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Briefly: iTunes in the Cloud held up in UK; iPhone in space; Android messaging

The music portion of Apple's new iCloud has reportedly been delayed in the U.K. as the company negotiates with rights holders. Meanwhile, the iPhone is going to sent into space for to for a series of diagnostic experiments. Also, a new report claims Google is working on a rival messaging service to the recently announced iMessage feature in iOS 5.

iCloud U.K.

The Telegraph reported Thursday that the music storage part of Apple's iCloud, which launches in the U.S. this fall, won't arrive in the U.K. until the first quarter of 2012 at the earliest.

According to a spokesman for the Performing Right Society, negotiations with Apple have not gone far. "The licensing team at the PRS have started talks with Apple, but are a long way off from any deals being signed…It is very much the early stages of the negotiations and is similar to the launch of iTunes – which began in the US and took a while to roll out to other countries,” he said.

A music executive at a major record label corroborated the PRS spokesman's comments, noting that "tentative talks" have begun between Apple and the labels, but "no one expects to see the cloud music service live on this side of the pond until 2012.”

Prior to Apple's formal unveiling of iCloud, a number of music industry insiders indicated that Apple was in negotiations with the major U.S. music labels. According to sources, Apple didn't finalize negotiations with Universal Music Group until last Thursday, just days before a keynote announcing the service. The Cupertino, Calif., company may have paid as much as $150 million in "advanced payments" to get the service off the ground.

Apple's iTunes in the Cloud feature stores all previously purchased iTunes music for users to download to their devices. The new iTunes Match service, which will cost $24.99 a year when it launches this fall, will scan a user's music library and mirror songs that match iTunes Store offerings in the cloud.

iPhone in orbit

Apple's iPhone will make its first trip into space aboard the final flight of the Atlantis Space Shuttle on July 8, 2011, as noted by TUAW. A set of iPhone 4s will hitch a ride on the Atlantis and spend several months on the International Space Station before returning home on the Russian Soyuz.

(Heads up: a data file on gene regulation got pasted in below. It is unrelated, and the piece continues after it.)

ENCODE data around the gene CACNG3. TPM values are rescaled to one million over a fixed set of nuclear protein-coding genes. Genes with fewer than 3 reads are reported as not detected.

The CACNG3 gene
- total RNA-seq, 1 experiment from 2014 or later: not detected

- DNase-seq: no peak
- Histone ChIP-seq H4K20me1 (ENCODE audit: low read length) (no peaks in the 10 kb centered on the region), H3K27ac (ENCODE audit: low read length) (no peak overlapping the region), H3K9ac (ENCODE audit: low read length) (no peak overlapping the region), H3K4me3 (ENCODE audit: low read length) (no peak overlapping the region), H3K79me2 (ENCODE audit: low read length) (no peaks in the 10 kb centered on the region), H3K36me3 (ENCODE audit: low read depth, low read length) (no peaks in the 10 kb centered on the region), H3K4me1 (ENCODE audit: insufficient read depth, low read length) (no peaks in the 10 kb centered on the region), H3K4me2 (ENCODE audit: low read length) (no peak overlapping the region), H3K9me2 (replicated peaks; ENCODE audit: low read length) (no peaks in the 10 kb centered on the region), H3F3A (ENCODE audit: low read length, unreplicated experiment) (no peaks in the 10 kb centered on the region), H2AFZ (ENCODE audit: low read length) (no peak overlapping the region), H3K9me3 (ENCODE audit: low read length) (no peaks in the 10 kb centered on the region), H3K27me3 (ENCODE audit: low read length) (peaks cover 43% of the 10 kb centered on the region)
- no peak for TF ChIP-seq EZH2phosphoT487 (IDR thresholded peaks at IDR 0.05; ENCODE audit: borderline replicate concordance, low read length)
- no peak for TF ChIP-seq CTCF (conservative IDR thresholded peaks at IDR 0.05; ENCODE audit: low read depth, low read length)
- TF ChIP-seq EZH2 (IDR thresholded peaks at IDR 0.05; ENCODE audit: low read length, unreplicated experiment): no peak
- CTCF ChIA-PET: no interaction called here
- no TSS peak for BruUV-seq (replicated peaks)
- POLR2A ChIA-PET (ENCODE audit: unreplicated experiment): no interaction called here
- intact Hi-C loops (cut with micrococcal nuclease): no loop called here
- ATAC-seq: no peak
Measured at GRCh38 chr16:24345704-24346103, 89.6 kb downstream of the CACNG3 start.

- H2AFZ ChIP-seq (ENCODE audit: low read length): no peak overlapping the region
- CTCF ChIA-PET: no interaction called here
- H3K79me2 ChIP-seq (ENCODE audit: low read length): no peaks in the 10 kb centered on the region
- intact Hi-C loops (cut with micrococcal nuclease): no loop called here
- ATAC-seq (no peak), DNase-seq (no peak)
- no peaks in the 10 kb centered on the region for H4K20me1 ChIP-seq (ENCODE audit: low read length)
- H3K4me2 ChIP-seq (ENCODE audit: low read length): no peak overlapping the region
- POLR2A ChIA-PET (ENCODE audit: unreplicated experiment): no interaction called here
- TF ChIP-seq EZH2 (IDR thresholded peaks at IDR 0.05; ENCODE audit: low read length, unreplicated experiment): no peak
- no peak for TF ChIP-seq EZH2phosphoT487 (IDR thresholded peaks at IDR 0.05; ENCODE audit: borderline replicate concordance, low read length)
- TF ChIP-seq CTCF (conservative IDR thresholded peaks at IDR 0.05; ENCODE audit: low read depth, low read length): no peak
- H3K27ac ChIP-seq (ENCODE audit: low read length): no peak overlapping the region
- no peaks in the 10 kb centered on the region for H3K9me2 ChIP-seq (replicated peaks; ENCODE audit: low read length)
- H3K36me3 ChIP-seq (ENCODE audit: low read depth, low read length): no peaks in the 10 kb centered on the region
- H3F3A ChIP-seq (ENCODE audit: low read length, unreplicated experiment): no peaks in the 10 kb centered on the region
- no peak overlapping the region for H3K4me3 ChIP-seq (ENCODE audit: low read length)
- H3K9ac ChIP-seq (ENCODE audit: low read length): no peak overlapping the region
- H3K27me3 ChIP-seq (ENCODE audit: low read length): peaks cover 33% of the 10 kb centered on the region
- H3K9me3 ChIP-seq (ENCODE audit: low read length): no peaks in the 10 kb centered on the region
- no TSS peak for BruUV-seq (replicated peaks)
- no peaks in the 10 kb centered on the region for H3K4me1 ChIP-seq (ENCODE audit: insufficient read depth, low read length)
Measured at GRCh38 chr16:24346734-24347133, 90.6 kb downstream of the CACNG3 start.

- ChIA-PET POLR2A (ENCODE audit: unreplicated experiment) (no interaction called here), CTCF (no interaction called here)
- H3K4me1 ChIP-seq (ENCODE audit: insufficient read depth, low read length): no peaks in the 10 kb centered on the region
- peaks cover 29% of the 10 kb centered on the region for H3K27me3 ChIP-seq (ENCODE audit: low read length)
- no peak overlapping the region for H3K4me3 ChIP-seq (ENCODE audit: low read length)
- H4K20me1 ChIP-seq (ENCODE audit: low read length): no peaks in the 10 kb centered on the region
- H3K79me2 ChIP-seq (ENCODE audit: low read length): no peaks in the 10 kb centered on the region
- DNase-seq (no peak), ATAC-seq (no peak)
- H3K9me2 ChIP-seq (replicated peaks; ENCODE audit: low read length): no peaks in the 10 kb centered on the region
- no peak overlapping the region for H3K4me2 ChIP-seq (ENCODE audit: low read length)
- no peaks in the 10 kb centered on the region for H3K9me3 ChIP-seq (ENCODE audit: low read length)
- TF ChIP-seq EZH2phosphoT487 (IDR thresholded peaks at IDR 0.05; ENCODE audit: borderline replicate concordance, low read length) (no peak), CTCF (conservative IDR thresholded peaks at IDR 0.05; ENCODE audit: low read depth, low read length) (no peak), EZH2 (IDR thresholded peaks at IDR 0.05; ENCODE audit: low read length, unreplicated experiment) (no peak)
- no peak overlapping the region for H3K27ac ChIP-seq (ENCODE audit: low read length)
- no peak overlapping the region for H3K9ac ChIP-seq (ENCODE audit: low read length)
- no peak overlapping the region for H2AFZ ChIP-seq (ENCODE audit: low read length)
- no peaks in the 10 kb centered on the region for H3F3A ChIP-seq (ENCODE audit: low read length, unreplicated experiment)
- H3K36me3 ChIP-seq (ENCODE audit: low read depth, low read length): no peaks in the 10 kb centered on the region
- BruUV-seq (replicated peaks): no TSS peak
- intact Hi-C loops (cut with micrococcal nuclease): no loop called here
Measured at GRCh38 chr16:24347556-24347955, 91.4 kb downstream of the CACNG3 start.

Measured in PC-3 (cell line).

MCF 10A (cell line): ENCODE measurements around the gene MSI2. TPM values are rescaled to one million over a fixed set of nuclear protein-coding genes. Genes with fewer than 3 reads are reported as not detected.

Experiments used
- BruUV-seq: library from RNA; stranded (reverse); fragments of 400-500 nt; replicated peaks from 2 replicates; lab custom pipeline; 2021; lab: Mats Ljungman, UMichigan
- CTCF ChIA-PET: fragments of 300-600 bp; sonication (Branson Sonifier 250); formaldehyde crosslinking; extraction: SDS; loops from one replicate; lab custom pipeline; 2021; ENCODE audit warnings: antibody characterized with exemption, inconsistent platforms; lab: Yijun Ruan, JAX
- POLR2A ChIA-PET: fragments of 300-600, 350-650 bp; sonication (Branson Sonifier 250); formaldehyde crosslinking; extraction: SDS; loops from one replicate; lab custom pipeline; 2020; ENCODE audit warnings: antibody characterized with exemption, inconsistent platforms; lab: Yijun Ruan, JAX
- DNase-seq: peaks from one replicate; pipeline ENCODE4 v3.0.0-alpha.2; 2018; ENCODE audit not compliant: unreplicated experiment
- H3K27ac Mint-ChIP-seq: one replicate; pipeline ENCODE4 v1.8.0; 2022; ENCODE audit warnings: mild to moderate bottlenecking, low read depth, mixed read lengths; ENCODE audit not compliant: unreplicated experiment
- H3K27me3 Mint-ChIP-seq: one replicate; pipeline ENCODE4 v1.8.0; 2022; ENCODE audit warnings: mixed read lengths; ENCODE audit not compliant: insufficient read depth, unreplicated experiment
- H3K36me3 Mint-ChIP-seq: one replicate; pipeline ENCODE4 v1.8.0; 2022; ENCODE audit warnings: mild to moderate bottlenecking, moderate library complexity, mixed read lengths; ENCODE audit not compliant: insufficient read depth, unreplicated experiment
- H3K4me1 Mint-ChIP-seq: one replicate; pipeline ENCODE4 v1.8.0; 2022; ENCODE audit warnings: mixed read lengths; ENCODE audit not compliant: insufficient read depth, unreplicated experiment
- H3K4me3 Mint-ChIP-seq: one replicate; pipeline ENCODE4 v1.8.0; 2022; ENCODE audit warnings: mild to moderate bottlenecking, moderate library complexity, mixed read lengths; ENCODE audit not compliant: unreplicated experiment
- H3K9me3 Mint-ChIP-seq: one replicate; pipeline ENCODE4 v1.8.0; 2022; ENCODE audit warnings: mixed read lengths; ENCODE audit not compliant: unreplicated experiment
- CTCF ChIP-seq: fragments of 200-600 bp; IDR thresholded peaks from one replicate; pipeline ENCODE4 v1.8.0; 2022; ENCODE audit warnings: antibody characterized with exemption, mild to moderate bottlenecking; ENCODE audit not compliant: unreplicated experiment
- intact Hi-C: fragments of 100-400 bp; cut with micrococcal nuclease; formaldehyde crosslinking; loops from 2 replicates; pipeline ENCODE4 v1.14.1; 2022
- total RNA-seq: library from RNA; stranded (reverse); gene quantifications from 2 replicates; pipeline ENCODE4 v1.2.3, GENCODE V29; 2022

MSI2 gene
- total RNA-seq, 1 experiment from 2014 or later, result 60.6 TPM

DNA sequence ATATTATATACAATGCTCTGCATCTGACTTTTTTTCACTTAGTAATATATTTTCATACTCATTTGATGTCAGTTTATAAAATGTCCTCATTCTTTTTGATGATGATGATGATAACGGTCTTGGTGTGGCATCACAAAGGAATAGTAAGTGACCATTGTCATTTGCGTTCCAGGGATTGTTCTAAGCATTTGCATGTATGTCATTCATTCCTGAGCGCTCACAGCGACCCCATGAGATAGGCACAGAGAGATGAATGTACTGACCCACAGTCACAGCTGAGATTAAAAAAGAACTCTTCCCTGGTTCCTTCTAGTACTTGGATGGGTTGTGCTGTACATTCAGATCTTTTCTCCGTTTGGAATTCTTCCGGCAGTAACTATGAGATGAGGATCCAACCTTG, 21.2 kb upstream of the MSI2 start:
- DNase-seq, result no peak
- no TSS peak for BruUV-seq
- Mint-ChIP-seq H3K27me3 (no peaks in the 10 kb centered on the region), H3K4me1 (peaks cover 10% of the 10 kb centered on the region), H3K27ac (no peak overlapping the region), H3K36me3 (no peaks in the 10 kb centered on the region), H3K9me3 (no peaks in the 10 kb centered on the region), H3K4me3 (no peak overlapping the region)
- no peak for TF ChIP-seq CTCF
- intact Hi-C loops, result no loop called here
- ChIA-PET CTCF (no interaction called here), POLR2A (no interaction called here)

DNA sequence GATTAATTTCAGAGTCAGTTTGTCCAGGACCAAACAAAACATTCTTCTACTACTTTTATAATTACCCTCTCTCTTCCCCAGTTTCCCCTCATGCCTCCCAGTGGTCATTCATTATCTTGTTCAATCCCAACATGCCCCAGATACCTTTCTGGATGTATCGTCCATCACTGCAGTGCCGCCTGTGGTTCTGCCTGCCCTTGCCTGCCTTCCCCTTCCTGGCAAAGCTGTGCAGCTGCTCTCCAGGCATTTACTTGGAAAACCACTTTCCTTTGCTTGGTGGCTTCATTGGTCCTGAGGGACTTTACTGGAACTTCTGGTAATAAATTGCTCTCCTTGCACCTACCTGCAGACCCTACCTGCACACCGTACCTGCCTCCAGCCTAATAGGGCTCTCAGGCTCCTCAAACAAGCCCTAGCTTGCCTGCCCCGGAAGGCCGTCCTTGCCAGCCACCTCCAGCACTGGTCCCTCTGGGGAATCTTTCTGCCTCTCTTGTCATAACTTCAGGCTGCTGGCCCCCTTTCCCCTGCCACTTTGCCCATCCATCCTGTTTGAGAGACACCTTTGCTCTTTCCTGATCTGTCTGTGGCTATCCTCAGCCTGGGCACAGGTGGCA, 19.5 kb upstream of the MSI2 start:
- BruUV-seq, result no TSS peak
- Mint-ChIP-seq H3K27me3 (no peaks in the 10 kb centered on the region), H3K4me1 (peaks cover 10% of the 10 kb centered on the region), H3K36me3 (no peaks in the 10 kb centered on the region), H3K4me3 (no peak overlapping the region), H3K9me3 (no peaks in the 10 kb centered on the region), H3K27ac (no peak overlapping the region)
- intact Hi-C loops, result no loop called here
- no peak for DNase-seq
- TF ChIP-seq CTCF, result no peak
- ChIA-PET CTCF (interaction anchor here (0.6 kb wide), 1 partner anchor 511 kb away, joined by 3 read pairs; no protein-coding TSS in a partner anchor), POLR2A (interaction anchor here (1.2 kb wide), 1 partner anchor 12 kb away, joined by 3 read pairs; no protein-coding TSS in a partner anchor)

In total, four experiments will be performed while the iPhones are in space. Limb Tracker will measure altitude above the Earth's surface by measuring the curvature of the Earth's limb. Sensor Calibration will combine photos of a QR barcode with accelerometer and gyro measurements in order to calibrate sensors for future flights. State Acquisition will match up photos from space with a coastline model to estimate latitude and longitude. Finally, Lifecycle Flight Instrumentation will collect data on how space flight affects the iPhone hardware.

A $0.99 simulated version of the app is available on iTunes for interested users. Developed by Odyssey Space Research, the "SpaceLab for iOS" app is identical to the one loaded on the iPhones headed to space, though not all of the experiments will produce results while on the ground.

"I'm pretty sure this is the very first iPhone to go into space," said Odyssey Space Research CEO Brian Rishikof.

Android messages

After Apple announced a new iMessage feature in iOS 5 on Monday, several reports suggested this week that carriers were caught off guard by the revelation. iMessage will allow users of iOS devices, including the iPad and the iPod touch, to send text, photos, videos, locations and contacts to each other over Wi-Fi or 3G.

Wireless operators may have even further cause for concern, as Google is reportedly working on a competing messaging application for its Android mobile operating system, The Wall Street Journal reports.

According to wireless industry trade group CTIA, U.S. cellphone users sent 1 trillion texts in the second half of 2010, up 8.7 percent from the first half of last year. Revenue from text messages reached $25 billion in the U.S. and Canada last year, the report noted. In addition to jeopardizing SMS revenues of wireless carriers, iMessage could also pose a threat to Research in Motion, which operates a proprietary BlackBerry Messenger service for its smartphones.

Analysts were generally positive about Apple's software-related announcements on Monday and expect new features such as iCloud and iMessage to drive sales of iOS devices and increase the "stickiness" of the platform. iOS 5 includes 200 new user features and will be offered as a free update this fall.